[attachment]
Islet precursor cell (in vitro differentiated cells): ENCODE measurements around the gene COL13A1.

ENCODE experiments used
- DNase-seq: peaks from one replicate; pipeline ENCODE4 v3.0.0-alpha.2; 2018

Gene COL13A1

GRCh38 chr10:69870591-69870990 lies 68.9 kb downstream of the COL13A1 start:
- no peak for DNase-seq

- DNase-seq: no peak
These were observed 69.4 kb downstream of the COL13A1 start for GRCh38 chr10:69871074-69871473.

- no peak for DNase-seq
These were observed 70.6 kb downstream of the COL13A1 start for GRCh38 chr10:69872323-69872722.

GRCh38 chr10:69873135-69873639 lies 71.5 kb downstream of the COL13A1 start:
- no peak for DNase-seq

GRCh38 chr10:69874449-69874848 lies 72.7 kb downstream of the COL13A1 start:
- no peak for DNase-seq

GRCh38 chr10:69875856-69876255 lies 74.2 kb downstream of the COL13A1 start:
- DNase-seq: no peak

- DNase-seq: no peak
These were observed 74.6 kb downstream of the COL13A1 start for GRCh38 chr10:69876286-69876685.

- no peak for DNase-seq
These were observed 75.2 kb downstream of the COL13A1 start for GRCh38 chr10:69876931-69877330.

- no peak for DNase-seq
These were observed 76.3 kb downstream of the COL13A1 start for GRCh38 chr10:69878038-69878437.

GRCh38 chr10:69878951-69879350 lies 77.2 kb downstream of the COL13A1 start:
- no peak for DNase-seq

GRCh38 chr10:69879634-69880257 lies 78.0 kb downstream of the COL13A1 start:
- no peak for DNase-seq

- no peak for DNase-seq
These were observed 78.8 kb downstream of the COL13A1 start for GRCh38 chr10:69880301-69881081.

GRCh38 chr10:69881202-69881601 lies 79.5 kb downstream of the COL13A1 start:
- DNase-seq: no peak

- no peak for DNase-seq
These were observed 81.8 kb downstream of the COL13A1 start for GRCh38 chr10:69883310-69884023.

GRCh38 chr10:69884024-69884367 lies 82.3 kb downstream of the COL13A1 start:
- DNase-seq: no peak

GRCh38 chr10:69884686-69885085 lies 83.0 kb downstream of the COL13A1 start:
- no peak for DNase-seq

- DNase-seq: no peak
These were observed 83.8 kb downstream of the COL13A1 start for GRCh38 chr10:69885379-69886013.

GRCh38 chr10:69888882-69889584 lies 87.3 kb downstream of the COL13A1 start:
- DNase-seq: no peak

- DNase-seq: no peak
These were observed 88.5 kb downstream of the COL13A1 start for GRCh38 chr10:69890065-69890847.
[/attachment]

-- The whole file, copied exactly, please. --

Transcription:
Islet precursor cell (in vitro differentiated cells): ENCODE measurements around the gene COL13A1.

ENCODE experiments used
- DNase-seq: peaks from one replicate; pipeline ENCODE4 v3.0.0-alpha.2; 2018

Gene COL13A1

GRCh38 chr10:69870591-69870990 lies 68.9 kb downstream of the COL13A1 start:
- no peak for DNase-seq

- DNase-seq: no peak
These were observed 69.4 kb downstream of the COL13A1 start for GRCh38 chr10:69871074-69871473.

- no peak for DNase-seq
These were observed 70.6 kb downstream of the COL13A1 start for GRCh38 chr10:69872323-69872722.

GRCh38 chr10:69873135-69873639 lies 71.5 kb downstream of the COL13A1 start:
- no peak for DNase-seq

GRCh38 chr10:69874449-69874848 lies 72.7 kb downstream of the COL13A1 start:
- no peak for DNase-seq

GRCh38 chr10:69875856-69876255 lies 74.2 kb downstream of the COL13A1 start:
- DNase-seq: no peak

- DNase-seq: no peak
These were observed 74.6 kb downstream of the COL13A1 start for GRCh38 chr10:69876286-69876685.

- no peak for DNase-seq
These were observed 75.2 kb downstream of the COL13A1 start for GRCh38 chr10:69876931-69877330.

- no peak for DNase-seq
These were observed 76.3 kb downstream of the COL13A1 start for GRCh38 chr10:69878038-69878437.

GRCh38 chr10:69878951-69879350 lies 77.2 kb downstream of the COL13A1 start:
- no peak for DNase-seq

GRCh38 chr10:69879634-69880257 lies 78.0 kb downstream of the COL13A1 start:
- no peak for DNase-seq

- no peak for DNase-seq
These were observed 78.8 kb downstream of the COL13A1 start for GRCh38 chr10:69880301-69881081.

GRCh38 chr10:69881202-69881601 lies 79.5 kb downstream of the COL13A1 start:
- DNase-seq: no peak

- no peak for DNase-seq
These were observed 81.8 kb downstream of the COL13A1 start for GRCh38 chr10:69883310-69884023.

GRCh38 chr10:69884024-69884367 lies 82.3 kb downstream of the COL13A1 start:
- DNase-seq: no peak

GRCh38 chr10:69884686-69885085 lies 83.0 kb downstream of the COL13A1 start:
- no peak for DNase-seq

- DNase-seq: no peak
These were observed 83.8 kb downstream of the COL13A1 start for GRCh38 chr10:69885379-69886013.

GRCh38 chr10:69888882-69889584 lies 87.3 kb downstream of the COL13A1 start:
- DNase-seq: no peak

- DNase-seq: no peak
These were observed 88.5 kb downstream of the COL13A1 start for GRCh38 chr10:69890065-69890847.